Shopping Cart (0 items)
View Cart (0 items)
100% Satisfaction Guaranteed
Shopping Cart (0 items)
View Cart (0 items)
100% Satisfaction Guaranteed
25% OFF YOUR ORDER - Memorial Day Sale - Start Your Summer!     LAST DAY!     Use Code: READY4SUMMER     Details

Uh oh...Unknown 0 can’t display all the features of our site.

May we suggest an alternative browser? Because you won’t want to miss out on all this goodness.
Elk Wapiti T Shirts
Pre-
Order
Pre-order today! Your design will be made and shipped as soon as our manufacturers are ready to begin production.
  • T-Shirt: Front
    Front
  • T-Shirt: Back
    Back
  • T-Shirt: Front
    Front
  • T-Shirt: Full Back
    Full Back
About this product
<p>“That’s a really cute outfit!” That’s just what you’ll hear from the other Mommies when they see your tyke’s one-of-a-kind baby bodysuit, customized just for you. Made from a soft 100% cotton jersey, it features short sleeves and three silver snaps for bottom closure.  Select a design from our marketplace or customize it to make it your own!</p>
<p>Size & Fit</p>
<ul>
<li> Available in 6M, 12M, 18M, 24M – see size chart for details </li>
<li> Fits true to size</li></ul>
<p>Fabric & Care</p>
<ul>
<li> 5.5 oz. 100% cotton (Heather contains 10% polyester) jersey</li>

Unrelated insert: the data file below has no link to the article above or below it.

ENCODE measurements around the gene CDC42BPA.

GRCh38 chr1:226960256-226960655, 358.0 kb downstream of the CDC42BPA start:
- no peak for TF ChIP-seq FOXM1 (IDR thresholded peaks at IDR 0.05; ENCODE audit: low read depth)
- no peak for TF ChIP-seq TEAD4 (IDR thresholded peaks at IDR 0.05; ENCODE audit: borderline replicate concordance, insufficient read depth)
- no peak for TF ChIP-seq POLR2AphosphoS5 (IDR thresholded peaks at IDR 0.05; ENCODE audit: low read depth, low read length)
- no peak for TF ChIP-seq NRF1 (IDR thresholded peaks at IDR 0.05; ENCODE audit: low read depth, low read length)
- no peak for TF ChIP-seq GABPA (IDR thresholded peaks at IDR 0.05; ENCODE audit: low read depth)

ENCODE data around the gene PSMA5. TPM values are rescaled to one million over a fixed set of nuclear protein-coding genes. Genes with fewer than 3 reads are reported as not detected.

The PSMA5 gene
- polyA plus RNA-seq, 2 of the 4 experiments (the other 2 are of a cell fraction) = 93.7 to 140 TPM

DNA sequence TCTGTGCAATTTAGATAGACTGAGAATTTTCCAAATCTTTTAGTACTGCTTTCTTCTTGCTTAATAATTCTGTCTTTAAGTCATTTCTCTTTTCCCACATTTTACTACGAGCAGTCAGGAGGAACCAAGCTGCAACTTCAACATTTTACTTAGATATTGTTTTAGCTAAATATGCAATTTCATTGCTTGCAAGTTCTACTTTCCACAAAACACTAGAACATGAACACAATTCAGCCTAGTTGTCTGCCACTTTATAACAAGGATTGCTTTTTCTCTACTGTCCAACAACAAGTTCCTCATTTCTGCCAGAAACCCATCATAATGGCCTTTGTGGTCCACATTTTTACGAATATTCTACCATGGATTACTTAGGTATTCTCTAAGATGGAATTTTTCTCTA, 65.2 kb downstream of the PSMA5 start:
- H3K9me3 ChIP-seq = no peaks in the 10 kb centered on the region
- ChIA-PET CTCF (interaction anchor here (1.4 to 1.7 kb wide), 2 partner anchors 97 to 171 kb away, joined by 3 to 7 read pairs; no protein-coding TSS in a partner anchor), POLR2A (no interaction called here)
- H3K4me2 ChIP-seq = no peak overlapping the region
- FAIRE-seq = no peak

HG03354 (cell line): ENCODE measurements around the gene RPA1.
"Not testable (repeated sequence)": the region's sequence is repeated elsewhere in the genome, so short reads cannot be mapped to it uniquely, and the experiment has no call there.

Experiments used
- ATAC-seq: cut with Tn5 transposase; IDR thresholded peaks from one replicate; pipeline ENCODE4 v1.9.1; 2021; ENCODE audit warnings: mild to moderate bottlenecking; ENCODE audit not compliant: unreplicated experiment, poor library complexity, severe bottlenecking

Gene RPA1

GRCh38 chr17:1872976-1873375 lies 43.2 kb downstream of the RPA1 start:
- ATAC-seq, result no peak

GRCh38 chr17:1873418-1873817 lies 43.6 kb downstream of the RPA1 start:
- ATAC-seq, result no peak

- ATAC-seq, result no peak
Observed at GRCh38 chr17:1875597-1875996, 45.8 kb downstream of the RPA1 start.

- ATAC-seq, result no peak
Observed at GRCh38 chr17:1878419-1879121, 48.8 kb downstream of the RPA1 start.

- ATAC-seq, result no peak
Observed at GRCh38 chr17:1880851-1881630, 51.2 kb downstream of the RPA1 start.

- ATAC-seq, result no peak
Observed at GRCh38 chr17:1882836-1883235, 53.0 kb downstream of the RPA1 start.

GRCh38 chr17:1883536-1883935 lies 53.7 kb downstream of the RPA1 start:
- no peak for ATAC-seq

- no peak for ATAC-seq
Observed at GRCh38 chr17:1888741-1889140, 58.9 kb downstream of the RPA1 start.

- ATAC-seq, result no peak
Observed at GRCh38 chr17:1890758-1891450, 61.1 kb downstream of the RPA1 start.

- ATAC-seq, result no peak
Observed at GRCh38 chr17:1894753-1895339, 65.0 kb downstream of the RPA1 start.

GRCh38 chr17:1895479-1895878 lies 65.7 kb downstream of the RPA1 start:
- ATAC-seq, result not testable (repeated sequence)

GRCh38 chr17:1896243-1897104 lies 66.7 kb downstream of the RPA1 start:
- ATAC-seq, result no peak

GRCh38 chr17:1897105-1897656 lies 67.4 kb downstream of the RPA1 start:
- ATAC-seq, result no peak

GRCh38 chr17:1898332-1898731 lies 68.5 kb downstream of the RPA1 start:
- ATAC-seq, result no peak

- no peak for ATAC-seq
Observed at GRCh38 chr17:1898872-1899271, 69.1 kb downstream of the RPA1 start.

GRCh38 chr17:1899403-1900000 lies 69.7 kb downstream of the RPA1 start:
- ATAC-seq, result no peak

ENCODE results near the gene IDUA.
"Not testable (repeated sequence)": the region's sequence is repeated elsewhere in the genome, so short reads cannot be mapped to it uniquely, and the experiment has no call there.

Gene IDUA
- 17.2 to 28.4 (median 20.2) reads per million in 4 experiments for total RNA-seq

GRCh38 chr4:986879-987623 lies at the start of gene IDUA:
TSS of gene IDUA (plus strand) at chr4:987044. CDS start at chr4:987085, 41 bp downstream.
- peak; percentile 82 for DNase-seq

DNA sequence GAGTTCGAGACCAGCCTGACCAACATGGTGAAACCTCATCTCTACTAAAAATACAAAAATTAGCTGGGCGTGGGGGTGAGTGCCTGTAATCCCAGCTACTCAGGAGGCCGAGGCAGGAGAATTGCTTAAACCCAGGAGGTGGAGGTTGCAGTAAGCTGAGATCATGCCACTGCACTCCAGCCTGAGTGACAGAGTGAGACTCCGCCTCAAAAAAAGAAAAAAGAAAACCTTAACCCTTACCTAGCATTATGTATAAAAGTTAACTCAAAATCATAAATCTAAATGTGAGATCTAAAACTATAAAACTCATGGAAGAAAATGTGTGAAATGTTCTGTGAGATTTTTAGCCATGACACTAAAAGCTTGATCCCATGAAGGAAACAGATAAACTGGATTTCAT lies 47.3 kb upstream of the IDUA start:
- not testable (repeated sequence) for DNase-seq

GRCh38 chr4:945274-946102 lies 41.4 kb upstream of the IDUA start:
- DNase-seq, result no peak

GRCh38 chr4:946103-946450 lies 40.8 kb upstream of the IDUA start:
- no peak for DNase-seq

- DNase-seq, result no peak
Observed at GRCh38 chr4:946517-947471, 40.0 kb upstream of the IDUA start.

<li> Ribbed crew neck </li>
<li> Double-needle hem sleeves. Double-needle ribbed binding on leg opening.</li>
<li> Reinforced three snap closure</li>
<li> Imported</li>
<li> Machine wash</li>
</ul>
Style: Infant Creeper

“That’s a really cute outfit!” That’s just what you’ll hear from the other Mommies when they see your tyke’s one-of-a-kind baby bodysuit, customized just for you. Made from a soft 100% cotton jersey, it features short sleeves and three silver snaps for bottom closure. Select a design from our marketplace or customize it to make it your own!

Size & Fit

  • Available in 6M, 12M, 18M, 24M – see size chart for details
  • Fits true to size

Fabric & Care

  • 5.5 oz. 100% cotton (Heather contains 10% polyester) jersey
  • Ribbed crew neck
  • Double-needle hem sleeves. Double-needle ribbed binding on leg opening.
  • Reinforced three snap closure
  • Imported
  • Machine wash
About this design
Elk Wapiti T Shirts